The Roseangle Badminton Club, which meets every Thursday night in the toasty gym hall at Dundee West Church, has been a staple of the city’s amateur sporting scene for more than 80 years.
And part of that story is Bill Garland, 79, who has been running the not-for-profit group since the 1960s.
The former head of maths at Arbroath High School started playing with the club – the oldest of its kind in Dundee – when he was just 13 years old.
He quickly fell in love with the sport and was soon named treasury and secretary of the club, before going on to become the president of the Dundee Area Badminton Association (DABA) – a role he held for 11 years following his retirement from teaching in 2007.
Why did Bill decide to take up badminton?
He says he started going along to the Saturday afternoon sessions held by the Roseangle Badminton Club – then known as the Mccheyne Badminton Club – after hearing about it at the Boys’ Brigade.
At this time, the club operated at Mccheyne Church on Perth Road, before it merged with Roseangle Ryehill on St Peter’s Street to form Dundee West Church in the 1990s.
Although Bill was a complete beginner, the sport came naturally to him.
Within a couple of years, he had been appointed to the club’s team, which competes in division one of DABA league.
Laughing, he added: “A tennis racket was too heavy for me when I was 13 years old.
“I just found it difficult to get to grips with tennis, and badminton was nice from that point of view.”
‘Age is no barrier to badminton’
Bill stresses that people of all ages and abilities are welcome at the club, which currently has around 10 regular members.
He said: “Age is not a barrier. You just need to be able to hit the shuttlecock occasionally.
“It is open to everybody no matter their age.”
But he admits he can’t play like he once used to.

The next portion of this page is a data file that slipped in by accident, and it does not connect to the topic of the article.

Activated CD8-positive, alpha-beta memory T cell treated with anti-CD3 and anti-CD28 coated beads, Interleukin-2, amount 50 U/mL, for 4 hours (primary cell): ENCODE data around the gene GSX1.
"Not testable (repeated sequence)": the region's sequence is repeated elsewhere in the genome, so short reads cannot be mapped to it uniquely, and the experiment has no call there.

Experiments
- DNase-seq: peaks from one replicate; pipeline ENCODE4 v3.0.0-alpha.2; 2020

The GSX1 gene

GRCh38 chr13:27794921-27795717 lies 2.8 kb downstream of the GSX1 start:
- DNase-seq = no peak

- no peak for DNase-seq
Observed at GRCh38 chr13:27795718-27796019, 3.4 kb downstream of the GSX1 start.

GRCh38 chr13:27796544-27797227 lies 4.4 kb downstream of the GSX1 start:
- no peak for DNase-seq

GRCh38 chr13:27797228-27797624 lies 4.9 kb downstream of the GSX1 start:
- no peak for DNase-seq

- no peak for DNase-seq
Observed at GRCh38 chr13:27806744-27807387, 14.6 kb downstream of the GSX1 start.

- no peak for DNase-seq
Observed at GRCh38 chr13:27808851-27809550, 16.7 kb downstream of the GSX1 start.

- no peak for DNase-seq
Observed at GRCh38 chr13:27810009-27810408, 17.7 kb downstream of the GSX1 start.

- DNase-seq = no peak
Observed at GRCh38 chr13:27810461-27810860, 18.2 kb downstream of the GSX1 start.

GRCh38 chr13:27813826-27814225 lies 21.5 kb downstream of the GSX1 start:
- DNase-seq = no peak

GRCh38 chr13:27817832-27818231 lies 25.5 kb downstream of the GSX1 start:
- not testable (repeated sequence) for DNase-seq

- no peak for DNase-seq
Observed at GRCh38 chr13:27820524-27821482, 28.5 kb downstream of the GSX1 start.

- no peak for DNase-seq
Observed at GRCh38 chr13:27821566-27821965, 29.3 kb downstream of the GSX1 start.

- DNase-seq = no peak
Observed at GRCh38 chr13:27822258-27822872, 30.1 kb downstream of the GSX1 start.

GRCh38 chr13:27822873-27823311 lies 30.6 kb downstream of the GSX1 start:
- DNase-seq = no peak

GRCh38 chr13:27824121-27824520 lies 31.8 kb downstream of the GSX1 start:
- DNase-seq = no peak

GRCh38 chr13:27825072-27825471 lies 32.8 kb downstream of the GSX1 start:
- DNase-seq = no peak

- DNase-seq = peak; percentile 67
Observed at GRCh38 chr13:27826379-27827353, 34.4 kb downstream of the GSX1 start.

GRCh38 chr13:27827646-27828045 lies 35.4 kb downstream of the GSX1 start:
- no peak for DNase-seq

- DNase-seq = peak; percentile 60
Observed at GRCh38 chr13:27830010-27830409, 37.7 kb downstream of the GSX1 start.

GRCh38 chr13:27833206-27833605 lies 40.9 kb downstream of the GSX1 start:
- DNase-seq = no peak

He said: “It is frustrating now, standing on the court and watching the shuttlecock go by, and thinking, ‘Four or five years ago I could have done something about that’.
“I’m embarrassed of going on the court now and every now and then someone will say ‘Good shot, Bill!’ and I’ll think, ‘Aye right!’
“But the people at the club are very supportive with us who are now the lesser players.”
Who plays with Roseangle Badminton Club?
Although the group takes a relaxed and sociable approach to the sport, Bill says there is still a competitive spirit.
He said: “Over the years we’ve had quite a number of members.
“Obviously staying in the first division of the main league is important, but we take a relaxed approach.
“Most people just enjoy the company as well as a little bit of exercise.
“We have plenty of beginners who come along and gradually improve, which is nice to see.”
He adds that it is also a healthier alternative to the pub for those who just want to socialise.
Bill, who has two sons and two grandchildren, has balanced the voluntary role with his work and home life over the years.
But he insists it is “not a big deal”.
He said: “I just collect the money on a Thursday evening, buy the shuttlecocks and buy anything else that is necessary.
“When I first started playing it was one shilling a night. We now take £3 a night.”
As well as the cost of equipment, the money covers rent at the church, where Bill is also a session clerk and property convenor.
Why does Bill think people give badminton a go?
He said: “It just gives folk an opportunity to have a chat and just get a wee bit of exercise.
“We just enjoy the game and the company.
“Otherwise I would be sitting in front of the TV!”